ANCHORAGE (KTUU) – Indiana’s Councilman Classic attracted some of the best swimmers in the world, and that included Seward’s Tsunami Swim Club’s, Lydia Jacoby. The 15-year-old Jacoby swam a personal best 1:10.11 in the 100m breaststroke, taking fifth overall. In her heat was Olympic gold medalist Lilly King who finished with a time of 1:07.33. King currently holds the world record in the 100m breaststroke with a time of 1:04.13. Last December, Jacoby qualified for the 2020 Olympic trials in Omaha, Nebraska.

ANCHORAGE (KTUU) – Allie Ostrander is no stranger to making headlines on the track instead of social media. But the three-time national champion recently posted to Instagram about ESPN’s coverage of the NCAA Div. I outdoor track and field national championships. “I was disappointed with the commentary that has occurred during my races for the past two years. Both times, the comments have brought attention to my appearance more than my ability. In 2018, I was called ‘the baby faced assassin’ and told that I looked like I still played with Barbies. This year, the commentators found it necessary to state (incorrectly I might add) my height and weight multiple times. Not only were these comments objectifying and unnecessary, but they also drew attention away from the real focus of the event.”

Ostrander continued to drive home the point that commentary of these women’s events should focus on what women are capable of–not about their looks. “In a sport where eating disorders and body dysmorphia are so common, the media has an opportunity to help women (and men!) feel capable, powerful, and worthy, but, by focusing on appearance and body proportions, this opportunity is missed,” she wrote. “We greatly appreciate Allie bringing this important conversation to light. Commentary about height & weight was not broadcast on ESPN. The remark in question was made by the in-venue announcer at the championship,” wrote ESPN’s Amanda Brooks on Twitter.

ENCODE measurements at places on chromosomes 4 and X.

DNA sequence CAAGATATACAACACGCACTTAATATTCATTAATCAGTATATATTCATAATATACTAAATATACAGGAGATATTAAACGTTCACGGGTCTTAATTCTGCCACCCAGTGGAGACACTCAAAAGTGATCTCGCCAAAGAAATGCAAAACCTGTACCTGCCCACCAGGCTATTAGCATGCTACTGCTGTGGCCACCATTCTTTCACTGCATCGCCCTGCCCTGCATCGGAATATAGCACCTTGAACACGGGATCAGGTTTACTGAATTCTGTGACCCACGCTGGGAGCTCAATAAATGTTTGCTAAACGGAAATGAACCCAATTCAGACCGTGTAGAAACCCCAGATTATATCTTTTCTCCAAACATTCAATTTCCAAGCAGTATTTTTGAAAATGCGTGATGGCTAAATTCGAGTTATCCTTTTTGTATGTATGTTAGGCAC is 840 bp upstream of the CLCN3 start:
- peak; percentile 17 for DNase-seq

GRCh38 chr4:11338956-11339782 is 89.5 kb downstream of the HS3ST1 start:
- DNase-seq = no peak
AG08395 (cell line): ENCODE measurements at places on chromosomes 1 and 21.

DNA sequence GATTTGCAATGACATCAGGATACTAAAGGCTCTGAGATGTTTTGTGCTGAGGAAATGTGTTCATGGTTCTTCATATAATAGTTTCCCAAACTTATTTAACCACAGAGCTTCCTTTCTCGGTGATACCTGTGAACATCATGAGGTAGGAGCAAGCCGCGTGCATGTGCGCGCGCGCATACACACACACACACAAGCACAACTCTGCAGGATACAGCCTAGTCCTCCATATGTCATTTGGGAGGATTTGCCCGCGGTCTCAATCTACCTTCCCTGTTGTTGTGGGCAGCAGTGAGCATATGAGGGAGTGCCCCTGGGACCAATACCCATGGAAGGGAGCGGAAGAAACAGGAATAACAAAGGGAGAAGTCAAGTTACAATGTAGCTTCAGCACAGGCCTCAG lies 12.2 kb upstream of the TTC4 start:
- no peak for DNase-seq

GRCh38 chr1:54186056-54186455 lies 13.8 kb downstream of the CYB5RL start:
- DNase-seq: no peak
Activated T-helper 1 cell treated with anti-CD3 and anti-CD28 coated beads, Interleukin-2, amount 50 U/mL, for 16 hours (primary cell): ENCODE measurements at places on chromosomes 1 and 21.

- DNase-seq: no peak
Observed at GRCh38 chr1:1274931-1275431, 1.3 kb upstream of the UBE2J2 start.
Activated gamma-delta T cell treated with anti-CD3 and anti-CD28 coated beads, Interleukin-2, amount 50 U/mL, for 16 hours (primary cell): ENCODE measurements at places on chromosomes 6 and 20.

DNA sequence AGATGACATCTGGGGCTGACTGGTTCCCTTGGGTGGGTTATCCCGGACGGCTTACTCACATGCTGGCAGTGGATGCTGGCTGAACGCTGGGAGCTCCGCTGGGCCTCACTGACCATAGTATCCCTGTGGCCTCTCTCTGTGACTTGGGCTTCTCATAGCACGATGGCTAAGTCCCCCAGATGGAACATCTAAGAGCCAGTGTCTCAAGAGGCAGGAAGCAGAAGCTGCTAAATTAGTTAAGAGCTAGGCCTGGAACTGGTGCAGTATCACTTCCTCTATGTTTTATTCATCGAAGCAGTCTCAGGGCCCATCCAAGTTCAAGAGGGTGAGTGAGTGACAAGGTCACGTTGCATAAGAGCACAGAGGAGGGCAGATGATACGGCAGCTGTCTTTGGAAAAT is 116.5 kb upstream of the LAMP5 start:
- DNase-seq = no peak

As Ostrander’s success on the track grows, so does her fan base. And Ostrander is becoming known for her candid post-race interviews. For example, after Ostrander won her third straight steeplechase national championship, she had fun discussing the heat in Austin at the national championships that week. “I feel so hot right now, and not in an attractive way. I feel like I’m really low on the scale in that department,” Ostrander said in an interview.

ANCHORAGE (KTUU) – Allie Ostrander kept her three-peat hopes alive Thursday by dominating the field in her heat of the 3,000-meter steeplechase semifinals and posting the top qualifying time ahead of the national finals that will take place this Saturday.

Ostrander, crossing the finish line in 09:44.32 in the second of two heats Thursday, captured the top 3,000-meter steeplechase qualifying time at the NCAA Div. I Track and Field National Championships in Austin, Texas. That time is also the fastest women’s steeplechase semifinal pace in NCAA history, with Ostrander breaking her own record from 2018 when she ran 9:45.96.

The Kenai native started out toward the back but quickly made her way to the front of the pack, staying there and winning by some 15 meters or so over her competition. Furman’s Gabrielle Jennings took second in the race, finishing in 9:47.84, a little more than three seconds after Ostrander. Ostrander, an alumna of Kenai Central High School, is looking to become the first woman ever to win three straight 3,000-meter steeplechase national championships.